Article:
The ice isn’t like hockey ice. Instead of being smooth, its sprinkled with water between games to make a sort of “pebble” on the surface. Each player turns their rock as their throwing it, and because of the pebble the rock curls (hence the name) in the direction of the turn.
OK — simple enough so far, right? 4 guys (or gals) each throw a two rocks and try to get them to land in the “house” (that bullseye-type thing). Now, a good thrower can usually get the rock to stay in the house. But there is a reason the sport is called “curling” and that has to do with the way the rock is released and travels down the “sheet” (ice). You have probably noticed, if you have ever watched curling, that some members of the rink are carrying what look like giant squeegies or mops. These are called brooms, and are used to assist the rock on it’s journey toward the house. Sweeping in front of the moving stones can affect both the distance traveled, and the amount of curling a stone does on it’s way down the sheet of ice. Until recently the brooms resembled ordinary household cornbrooms.
To throw the stone, one pushes off a block-like device called a hack, in a motion that generally resembles that of throwing a bowling ball. Note the “perfect” form. (Note also, such Deep Freeze luminaries as Robert Marshall, Larry Kurtze, Ricko & Teebz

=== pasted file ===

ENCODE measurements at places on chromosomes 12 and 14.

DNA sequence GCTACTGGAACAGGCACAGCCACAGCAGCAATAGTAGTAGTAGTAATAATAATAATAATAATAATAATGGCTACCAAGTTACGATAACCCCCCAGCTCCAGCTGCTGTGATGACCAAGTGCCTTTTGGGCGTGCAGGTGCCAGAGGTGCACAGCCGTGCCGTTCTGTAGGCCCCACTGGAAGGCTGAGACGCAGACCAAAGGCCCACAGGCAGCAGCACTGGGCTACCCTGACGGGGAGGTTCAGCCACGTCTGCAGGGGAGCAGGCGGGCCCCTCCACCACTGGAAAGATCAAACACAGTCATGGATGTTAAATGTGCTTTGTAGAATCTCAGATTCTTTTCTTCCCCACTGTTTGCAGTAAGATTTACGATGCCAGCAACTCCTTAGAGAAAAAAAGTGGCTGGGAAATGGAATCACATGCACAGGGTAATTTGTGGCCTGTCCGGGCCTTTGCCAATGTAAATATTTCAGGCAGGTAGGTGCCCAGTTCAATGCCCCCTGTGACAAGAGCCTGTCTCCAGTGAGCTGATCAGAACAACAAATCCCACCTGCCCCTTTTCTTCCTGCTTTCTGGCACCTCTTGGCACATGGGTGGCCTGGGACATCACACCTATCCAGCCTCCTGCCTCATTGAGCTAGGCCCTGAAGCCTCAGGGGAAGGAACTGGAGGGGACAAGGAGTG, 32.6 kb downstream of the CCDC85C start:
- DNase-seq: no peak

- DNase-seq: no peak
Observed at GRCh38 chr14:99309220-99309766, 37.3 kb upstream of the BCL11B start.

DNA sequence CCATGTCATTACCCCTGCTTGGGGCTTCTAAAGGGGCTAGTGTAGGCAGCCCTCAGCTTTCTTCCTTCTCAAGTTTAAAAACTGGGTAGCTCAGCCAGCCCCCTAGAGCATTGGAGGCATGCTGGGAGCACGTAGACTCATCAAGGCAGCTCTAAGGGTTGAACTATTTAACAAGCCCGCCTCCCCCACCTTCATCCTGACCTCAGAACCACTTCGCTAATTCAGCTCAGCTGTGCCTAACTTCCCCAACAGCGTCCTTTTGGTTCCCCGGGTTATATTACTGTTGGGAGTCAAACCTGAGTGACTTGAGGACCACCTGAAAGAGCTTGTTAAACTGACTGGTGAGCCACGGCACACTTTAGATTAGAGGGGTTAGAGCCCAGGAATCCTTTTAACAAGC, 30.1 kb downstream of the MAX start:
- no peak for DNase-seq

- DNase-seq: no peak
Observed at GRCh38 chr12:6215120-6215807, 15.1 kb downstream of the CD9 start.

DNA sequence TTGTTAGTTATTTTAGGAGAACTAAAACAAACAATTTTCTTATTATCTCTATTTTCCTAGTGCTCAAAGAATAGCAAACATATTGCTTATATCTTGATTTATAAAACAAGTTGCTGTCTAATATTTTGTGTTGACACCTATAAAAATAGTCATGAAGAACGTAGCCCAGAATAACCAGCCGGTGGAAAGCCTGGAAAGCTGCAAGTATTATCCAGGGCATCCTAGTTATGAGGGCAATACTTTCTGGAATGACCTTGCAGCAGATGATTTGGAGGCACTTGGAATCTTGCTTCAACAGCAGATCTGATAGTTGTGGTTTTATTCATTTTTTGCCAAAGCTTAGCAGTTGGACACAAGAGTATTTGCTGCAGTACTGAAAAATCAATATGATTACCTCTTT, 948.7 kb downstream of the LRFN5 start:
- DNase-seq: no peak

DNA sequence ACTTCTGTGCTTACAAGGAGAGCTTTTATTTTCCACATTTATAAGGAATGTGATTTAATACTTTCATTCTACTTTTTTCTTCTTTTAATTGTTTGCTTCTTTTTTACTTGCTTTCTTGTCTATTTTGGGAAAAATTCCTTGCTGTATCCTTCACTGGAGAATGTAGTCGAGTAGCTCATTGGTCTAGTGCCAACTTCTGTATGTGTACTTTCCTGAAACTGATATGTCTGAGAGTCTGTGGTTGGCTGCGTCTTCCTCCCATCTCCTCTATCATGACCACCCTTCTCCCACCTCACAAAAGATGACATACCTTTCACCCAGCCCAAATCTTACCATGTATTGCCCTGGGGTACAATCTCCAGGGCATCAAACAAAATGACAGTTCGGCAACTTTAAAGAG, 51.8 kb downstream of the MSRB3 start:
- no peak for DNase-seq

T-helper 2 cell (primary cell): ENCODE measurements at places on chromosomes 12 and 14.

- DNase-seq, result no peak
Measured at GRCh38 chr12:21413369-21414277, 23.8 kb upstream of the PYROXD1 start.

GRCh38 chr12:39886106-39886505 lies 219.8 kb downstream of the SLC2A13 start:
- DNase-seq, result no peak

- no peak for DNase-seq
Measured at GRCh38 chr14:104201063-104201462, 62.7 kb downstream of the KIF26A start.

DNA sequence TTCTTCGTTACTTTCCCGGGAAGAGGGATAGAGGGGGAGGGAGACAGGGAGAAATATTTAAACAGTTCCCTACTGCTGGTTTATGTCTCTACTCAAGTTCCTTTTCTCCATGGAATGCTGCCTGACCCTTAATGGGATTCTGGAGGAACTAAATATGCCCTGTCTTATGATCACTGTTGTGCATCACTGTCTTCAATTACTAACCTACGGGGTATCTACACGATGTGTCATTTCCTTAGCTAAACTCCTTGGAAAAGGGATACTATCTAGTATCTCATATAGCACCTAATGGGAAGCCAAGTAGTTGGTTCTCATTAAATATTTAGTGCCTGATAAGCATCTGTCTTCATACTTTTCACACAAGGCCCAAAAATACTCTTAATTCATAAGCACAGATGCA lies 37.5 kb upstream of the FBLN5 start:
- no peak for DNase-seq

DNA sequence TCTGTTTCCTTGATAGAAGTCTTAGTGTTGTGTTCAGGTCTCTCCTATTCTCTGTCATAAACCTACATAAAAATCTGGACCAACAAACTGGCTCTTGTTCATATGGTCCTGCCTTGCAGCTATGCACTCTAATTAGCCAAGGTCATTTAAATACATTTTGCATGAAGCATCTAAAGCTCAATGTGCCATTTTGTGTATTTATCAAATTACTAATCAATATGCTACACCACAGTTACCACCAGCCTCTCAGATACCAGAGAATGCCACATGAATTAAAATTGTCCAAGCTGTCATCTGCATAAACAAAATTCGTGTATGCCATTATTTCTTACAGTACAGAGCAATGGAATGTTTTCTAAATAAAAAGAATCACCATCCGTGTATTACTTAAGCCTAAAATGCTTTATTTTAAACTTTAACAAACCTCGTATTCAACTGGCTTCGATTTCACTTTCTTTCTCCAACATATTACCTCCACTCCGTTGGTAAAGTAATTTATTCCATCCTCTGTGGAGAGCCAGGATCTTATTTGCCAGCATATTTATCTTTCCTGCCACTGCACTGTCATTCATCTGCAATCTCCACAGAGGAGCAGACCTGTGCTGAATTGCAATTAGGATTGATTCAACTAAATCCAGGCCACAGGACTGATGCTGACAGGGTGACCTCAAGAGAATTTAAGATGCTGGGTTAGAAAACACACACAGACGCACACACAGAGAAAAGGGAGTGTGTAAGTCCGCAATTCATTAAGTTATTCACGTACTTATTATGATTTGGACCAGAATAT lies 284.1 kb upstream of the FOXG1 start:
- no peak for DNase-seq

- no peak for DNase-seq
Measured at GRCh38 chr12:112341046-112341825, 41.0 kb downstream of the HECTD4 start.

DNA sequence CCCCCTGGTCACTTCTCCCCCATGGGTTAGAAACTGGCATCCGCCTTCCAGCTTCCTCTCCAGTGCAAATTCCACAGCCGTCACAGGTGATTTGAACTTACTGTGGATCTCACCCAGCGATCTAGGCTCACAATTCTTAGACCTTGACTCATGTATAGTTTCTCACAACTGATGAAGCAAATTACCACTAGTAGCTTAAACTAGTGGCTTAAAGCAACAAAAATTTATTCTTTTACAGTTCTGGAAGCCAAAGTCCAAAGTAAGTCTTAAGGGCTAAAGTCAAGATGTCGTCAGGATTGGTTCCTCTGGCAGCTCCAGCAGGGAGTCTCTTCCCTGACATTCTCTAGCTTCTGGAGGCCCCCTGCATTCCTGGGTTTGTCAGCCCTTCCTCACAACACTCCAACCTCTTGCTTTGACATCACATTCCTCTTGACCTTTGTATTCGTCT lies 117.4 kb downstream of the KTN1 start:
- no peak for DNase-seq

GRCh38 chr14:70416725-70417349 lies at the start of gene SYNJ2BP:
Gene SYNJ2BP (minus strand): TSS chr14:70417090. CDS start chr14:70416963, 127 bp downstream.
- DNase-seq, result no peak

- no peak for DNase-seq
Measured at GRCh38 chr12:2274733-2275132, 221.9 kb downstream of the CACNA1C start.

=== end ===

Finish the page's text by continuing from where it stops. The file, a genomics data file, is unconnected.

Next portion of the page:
admiring mocking the release behind the soundproof glass.) To throw a good rock you have to have the weight and the line perfect — if either the weight or line is wrong, bad things happen. Its sort of like putting — you need to figure out the line to the cup and how hard to hit it, and get both right, to sink the putt.
Scoring is relatively simple. A team receives one point for each of their rocks that are within the house and are closer to the center than any of the opposition’s stones. Only one team can score points in an end. To score, a team must have stones within the house and closer to the “button” (the eye of the bullseye) than any of its opponent’s stones. Each stone that meets these criteria is worth one point. In theory, it is possible to score up to eight points in an end. That however, is rarer than a hole-in-one or a 300 game in bowling. Usually, there are anywhere from no points (called a “blank end“) to one point to two or more points per end.